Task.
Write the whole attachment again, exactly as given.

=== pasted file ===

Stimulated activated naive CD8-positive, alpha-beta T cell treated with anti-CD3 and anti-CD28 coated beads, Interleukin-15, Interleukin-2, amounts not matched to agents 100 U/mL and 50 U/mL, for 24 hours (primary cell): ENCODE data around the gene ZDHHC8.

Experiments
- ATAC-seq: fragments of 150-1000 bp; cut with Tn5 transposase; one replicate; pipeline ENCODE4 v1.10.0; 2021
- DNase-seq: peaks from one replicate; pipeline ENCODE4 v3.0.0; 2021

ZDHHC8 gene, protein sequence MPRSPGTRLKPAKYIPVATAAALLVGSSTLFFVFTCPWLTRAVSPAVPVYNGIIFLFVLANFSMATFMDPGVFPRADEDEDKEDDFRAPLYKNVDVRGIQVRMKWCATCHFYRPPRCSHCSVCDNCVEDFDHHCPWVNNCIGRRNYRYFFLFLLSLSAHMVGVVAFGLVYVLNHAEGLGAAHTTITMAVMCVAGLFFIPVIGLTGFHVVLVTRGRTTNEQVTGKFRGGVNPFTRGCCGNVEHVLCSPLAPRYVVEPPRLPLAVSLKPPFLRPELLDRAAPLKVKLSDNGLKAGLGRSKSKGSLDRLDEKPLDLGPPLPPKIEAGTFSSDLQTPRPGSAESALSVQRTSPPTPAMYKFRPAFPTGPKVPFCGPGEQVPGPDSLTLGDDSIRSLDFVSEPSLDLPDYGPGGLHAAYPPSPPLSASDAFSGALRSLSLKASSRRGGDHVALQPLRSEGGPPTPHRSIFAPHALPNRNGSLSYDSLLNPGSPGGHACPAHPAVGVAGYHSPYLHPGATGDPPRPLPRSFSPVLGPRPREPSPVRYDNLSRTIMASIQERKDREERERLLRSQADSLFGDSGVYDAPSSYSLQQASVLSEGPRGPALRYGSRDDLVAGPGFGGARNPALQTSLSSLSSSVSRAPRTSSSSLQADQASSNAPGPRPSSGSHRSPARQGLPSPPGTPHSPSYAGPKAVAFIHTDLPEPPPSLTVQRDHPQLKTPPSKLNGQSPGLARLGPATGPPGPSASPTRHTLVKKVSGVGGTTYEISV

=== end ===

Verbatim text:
Stimulated activated naive CD8-positive, alpha-beta T cell treated with anti-CD3 and anti-CD28 coated beads, Interleukin-15, Interleukin-2, amounts not matched to agents 100 U/mL and 50 U/mL, for 24 hours (primary cell): ENCODE data around the gene ZDHHC8.

Experiments
- ATAC-seq: fragments of 150-1000 bp; cut with Tn5 transposase; one replicate; pipeline ENCODE4 v1.10.0; 2021
- DNase-seq: peaks from one replicate; pipeline ENCODE4 v3.0.0; 2021

ZDHHC8 gene, protein sequence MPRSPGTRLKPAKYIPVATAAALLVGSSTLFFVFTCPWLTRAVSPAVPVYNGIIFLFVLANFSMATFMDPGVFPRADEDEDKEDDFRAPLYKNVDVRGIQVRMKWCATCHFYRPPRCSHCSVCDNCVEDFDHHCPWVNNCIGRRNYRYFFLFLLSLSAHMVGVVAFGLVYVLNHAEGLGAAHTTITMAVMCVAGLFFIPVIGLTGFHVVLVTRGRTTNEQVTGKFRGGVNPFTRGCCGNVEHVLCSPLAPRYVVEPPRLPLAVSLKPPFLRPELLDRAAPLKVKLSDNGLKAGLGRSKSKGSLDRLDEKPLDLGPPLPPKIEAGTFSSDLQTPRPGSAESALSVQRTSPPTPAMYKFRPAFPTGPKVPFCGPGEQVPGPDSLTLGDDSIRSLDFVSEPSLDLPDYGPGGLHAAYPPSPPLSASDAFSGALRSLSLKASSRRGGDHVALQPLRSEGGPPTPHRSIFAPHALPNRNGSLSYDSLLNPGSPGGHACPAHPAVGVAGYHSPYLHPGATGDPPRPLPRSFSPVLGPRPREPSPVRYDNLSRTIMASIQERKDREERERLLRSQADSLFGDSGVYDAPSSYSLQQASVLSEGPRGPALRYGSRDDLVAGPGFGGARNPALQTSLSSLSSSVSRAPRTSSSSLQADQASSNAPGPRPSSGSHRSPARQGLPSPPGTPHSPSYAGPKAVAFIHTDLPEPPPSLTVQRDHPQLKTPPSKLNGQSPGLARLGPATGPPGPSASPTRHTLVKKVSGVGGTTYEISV